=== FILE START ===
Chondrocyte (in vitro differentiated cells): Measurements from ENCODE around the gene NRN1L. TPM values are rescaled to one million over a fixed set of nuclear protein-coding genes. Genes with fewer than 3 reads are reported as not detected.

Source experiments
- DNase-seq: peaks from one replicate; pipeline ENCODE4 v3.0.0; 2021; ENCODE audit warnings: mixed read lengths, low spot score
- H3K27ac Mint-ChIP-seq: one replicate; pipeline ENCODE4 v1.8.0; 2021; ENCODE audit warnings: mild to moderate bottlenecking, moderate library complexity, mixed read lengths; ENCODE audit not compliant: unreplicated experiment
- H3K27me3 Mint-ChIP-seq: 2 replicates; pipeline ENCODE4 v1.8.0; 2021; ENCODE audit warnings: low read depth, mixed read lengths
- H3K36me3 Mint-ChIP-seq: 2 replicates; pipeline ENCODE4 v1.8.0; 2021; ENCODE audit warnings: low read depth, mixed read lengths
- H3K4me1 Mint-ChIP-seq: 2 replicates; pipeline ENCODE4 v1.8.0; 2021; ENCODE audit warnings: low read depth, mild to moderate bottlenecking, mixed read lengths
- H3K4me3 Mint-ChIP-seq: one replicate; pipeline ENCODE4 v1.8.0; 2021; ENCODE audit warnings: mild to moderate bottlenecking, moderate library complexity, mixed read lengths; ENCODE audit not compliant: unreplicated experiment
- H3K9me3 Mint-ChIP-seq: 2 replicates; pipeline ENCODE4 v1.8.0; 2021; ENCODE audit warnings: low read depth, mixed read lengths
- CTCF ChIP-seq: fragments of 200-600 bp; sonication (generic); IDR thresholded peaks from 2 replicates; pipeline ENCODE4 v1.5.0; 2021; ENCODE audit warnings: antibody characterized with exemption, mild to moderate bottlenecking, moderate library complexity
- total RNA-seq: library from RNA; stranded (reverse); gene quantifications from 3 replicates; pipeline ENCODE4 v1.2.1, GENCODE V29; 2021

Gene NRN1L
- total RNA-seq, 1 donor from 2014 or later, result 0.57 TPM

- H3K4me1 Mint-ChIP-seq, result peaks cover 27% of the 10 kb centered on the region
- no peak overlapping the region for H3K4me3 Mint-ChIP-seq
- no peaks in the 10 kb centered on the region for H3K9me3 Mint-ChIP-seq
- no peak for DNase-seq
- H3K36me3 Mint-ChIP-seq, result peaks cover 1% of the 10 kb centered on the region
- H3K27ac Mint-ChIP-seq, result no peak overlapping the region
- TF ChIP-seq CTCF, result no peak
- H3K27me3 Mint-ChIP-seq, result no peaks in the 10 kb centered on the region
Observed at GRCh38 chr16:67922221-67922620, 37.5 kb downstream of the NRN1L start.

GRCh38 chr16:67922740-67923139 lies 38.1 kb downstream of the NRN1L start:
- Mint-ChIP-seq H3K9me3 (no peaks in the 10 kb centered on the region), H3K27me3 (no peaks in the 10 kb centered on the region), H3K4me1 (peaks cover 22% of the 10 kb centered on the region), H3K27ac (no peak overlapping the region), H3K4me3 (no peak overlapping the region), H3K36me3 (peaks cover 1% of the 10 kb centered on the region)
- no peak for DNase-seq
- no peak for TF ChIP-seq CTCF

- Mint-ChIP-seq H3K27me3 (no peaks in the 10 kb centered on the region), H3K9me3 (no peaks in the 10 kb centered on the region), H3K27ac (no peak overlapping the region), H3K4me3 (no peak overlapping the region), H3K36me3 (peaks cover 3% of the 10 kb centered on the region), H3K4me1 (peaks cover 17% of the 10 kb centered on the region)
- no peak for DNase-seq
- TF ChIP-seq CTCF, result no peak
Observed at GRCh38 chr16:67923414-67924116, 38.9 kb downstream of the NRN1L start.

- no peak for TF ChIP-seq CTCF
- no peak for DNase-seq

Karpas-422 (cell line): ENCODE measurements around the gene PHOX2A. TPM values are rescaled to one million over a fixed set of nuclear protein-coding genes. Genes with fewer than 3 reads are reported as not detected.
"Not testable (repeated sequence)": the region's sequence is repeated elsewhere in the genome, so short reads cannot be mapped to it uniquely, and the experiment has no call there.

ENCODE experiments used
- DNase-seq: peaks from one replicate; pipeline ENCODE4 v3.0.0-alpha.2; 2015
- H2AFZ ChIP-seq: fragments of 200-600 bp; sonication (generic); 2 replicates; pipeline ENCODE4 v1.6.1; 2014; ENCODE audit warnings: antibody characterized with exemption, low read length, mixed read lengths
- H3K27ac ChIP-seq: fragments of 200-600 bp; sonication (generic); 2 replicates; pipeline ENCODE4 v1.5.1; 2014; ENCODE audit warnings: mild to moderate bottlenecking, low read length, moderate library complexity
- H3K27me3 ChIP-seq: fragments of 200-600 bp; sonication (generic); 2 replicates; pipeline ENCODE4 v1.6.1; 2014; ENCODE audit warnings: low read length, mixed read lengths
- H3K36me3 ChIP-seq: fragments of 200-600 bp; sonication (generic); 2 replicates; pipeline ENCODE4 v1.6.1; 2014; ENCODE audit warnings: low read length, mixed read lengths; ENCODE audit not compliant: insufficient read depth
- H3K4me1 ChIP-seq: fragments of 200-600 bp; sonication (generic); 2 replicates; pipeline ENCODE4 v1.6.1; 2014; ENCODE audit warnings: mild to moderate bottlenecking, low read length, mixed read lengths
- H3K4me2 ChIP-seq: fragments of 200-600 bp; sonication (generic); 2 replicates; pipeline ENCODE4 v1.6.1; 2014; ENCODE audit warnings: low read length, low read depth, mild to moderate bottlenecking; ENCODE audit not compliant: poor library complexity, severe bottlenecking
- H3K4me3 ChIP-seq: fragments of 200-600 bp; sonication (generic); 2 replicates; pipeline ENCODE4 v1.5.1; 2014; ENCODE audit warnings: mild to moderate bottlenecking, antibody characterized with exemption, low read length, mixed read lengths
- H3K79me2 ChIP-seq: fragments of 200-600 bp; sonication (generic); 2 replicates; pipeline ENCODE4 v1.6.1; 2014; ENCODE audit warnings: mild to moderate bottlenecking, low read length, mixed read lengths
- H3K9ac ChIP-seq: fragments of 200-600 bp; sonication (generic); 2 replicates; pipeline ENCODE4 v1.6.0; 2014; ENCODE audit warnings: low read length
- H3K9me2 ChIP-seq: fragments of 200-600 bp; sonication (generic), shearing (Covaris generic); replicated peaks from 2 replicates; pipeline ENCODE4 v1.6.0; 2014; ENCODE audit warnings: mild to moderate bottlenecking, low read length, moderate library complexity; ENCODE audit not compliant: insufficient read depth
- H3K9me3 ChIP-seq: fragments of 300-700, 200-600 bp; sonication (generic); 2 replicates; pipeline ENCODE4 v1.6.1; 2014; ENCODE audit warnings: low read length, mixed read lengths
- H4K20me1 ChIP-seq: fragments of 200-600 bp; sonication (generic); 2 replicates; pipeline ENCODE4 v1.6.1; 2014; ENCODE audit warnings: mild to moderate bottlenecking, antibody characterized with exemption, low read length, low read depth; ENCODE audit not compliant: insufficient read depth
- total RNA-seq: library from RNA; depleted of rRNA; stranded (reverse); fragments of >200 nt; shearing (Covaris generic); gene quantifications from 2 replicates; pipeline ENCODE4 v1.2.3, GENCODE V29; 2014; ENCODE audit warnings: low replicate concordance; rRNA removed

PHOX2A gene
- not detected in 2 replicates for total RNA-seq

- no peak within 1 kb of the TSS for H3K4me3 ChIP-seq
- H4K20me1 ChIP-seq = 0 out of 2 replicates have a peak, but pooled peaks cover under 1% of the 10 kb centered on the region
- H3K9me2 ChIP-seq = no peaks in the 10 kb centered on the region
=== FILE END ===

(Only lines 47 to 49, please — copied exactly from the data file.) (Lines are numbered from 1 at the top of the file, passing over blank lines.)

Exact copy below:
- H3K9me3 ChIP-seq: fragments of 300-700, 200-600 bp; sonication (generic); 2 replicates; pipeline ENCODE4 v1.6.1; 2014; ENCODE audit warnings: low read length, mixed read lengths
- H4K20me1 ChIP-seq: fragments of 200-600 bp; sonication (generic); 2 replicates; pipeline ENCODE4 v1.6.1; 2014; ENCODE audit warnings: mild to moderate bottlenecking, antibody characterized with exemption, low read length, low read depth; ENCODE audit not compliant: insufficient read depth
- total RNA-seq: library from RNA; depleted of rRNA; stranded (reverse); fragments of >200 nt; shearing (Covaris generic); gene quantifications from 2 replicates; pipeline ENCODE4 v1.2.3, GENCODE V29; 2014; ENCODE audit warnings: low replicate concordance; rRNA removed